|The World Bank has emphasized how India was able to achieve an annual growth rate exceeding seven percent for the last 15 years. / Photo by africa924|
India has halved its poverty rate over the last 15 years and achieved a seven percent growth rate since the 1990s, reports international financial institution World Bank.
The bank, which provides grants and loans to the governments of poorer countries for the purpose of pursuing capital projects, said that India plays a “critical” role in the success of international development efforts. Examples of this would be India’s help to alleviate extreme poverty. The country has likewise served as an influential leader in terms of addressing climate change.
India’s economic growth
The World Bank has emphasized how India was able to achieve an annual growth rate exceeding seven percent for the last 15 years. It also has strong improvements in human development outcomes. In economics, human development seeks to understand why and how people of different circumstances and ages remain the same or change over time. The Human Development Index (HDI) is used to measure the actual progress in human development. The HDI is a composite statistic of per capita income, education, and life expectancy indicators used to rank countries.
The report further shows how India’s growth will continue and how extreme poverty can be eliminated in a decade. Yet, this does not mean that the nation will not face challenges as part of its development trajectory. This is why India needs to have “greater resource efficiency” to be able to sustain its growth, considering its large population and resource endowments.
|ndia has halved its poverty rate over the last 15 years and achieved a seven percent growth rate since the 1990s. / Photo by clicksabhi via Shutterstock|
Ways to sustain its growth
The World Bank noted that lands in rural areas need to be used productively to increase its agricultural productivity and in urban areas by spatial transformation to achieve “agglomeration economies.” It refers to the benefits of combining housing and output in certain areas. An example of an agglomeration economy is Silicon Valley in California, wherein IT setups cluster in a way that attracts highly skilled IT personnel.
Water management in India is another point highlighted by the World Bank as one of the ways to sustain its growth. It said that the water allocation system should be shifted to higher-value policies and uses to increase its value within industries. There are also about 230 million people in India that are not appropriately connected to the electrical power system or electrical grid and there is a need to reduce carbon emissions in electricity generation.
The international financial institution also sees the country’s need for investment in the infrastructure industry, which is at an estimated 8.8 percent GDP or $343 billion every year until 2030 in support of its growing economy.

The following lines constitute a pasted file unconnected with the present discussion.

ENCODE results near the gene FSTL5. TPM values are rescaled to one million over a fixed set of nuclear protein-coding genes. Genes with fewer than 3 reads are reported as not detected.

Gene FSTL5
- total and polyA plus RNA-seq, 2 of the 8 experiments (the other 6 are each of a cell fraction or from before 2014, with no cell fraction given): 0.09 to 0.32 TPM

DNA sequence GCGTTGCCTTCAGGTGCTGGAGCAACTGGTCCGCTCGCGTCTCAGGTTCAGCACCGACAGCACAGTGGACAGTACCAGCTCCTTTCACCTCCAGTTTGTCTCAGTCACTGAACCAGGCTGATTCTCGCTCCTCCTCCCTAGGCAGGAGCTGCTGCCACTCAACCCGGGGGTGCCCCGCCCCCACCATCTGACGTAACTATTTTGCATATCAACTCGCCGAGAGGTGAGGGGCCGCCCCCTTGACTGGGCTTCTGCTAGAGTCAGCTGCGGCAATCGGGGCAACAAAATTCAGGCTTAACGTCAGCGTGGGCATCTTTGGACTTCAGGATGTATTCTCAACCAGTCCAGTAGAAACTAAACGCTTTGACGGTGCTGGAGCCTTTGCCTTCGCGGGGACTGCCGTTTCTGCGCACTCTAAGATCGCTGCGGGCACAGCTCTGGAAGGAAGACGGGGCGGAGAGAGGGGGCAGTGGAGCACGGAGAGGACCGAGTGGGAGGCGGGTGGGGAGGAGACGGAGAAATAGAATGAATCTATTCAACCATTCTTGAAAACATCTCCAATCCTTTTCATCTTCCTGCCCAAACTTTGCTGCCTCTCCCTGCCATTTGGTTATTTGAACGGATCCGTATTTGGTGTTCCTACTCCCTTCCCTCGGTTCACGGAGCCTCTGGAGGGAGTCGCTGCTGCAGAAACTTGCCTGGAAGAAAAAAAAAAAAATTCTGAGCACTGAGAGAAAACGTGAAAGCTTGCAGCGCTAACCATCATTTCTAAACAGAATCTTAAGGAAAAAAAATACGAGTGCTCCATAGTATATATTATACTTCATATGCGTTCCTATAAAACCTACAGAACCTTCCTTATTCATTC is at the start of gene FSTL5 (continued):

There is likewise a need to modernize the public sector in India. By modernization, they mean creating regulations that match the ambition of a middle-income nation. This entails improving the effectiveness, ability, and accountability, of the state to join forces with the private sector. Doing so will help strengthen the force among government tiers.
Sustained growth also requires the need to create better and more jobs. Every year, there are about 13 million people in the working-age population in India but only three million new jobs are generated yearly. The challenge is the decreasing number of female workers joining the labor force. India’s female labor force is only at 27 percent and is one of the lowest globally although the country has already overcome the gender gap in its education system.
Global Hunger Index
India’s Global Hunger Index (GHI) score, which is a tool that tracks and measures hunger globally, by region, and by country, also shows how the country is improving. It has decreased its rank from 95th in 2010 to 102nd this year out of the 117 nations compared. A total of 17 countries, including Kuwait, Cuba, Ukraine, and Belarus, are in the top rank with its Global Hunger Index score less than five. In the GHI point scale, 0 is the best score (no hunger) while 100 is the worst. Values 50 and above reflect extreme and alarming hunger levels.
The GHI was prepared by Irish aid agency Concern Worldwide and German organization Welt Hunger Hilfe. The report indicates that 9.6 percent of all children in India between 6 and 23 months old are fed a “minimum acceptable diet.”
The World Bank also details the share of the population in India living in extreme poverty from 1990 to 2016. Data was computed by measuring per capita household consumption and adjusted for inflation and price differences across countries. In 1993, 45.90 percent of India’s population was living in extreme poverty. It decreased to 38.20 percent in 2004, 31.10 percent in 2009, and 20.10 percent in 2011.
Some countries that were hit hardest by poverty were also included by The World Bank. In Mozambique, for example, 62.90 percent of its population was living in extreme poverty in 2014. 49.70 percent of people in Mali lived in extreme poverty as of 2009, the most recent data gathered by The World Bank.
The decline of extreme poverty is a good thing, not only in view of one country, but globally. Gradually, it shows hope that strategies are in progress to end starvation and hunger for good.